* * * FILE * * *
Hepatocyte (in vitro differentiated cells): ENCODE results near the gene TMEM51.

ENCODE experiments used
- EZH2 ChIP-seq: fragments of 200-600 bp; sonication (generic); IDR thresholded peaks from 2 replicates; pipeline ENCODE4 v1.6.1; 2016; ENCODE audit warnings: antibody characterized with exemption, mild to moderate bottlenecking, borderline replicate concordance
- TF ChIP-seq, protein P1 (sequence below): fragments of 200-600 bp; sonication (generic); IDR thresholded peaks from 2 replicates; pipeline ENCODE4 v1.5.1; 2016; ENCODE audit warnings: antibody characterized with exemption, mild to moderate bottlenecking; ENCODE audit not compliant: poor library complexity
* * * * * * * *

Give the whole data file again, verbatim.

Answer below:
Hepatocyte (in vitro differentiated cells): ENCODE results near the gene TMEM51.

ENCODE experiments used
- EZH2 ChIP-seq: fragments of 200-600 bp; sonication (generic); IDR thresholded peaks from 2 replicates; pipeline ENCODE4 v1.6.1; 2016; ENCODE audit warnings: antibody characterized with exemption, mild to moderate bottlenecking, borderline replicate concordance
- TF ChIP-seq, protein P1 (sequence below): fragments of 200-600 bp; sonication (generic); IDR thresholded peaks from 2 replicates; pipeline ENCODE4 v1.5.1; 2016; ENCODE audit warnings: antibody characterized with exemption, mild to moderate bottlenecking; ENCODE audit not compliant: poor library complexity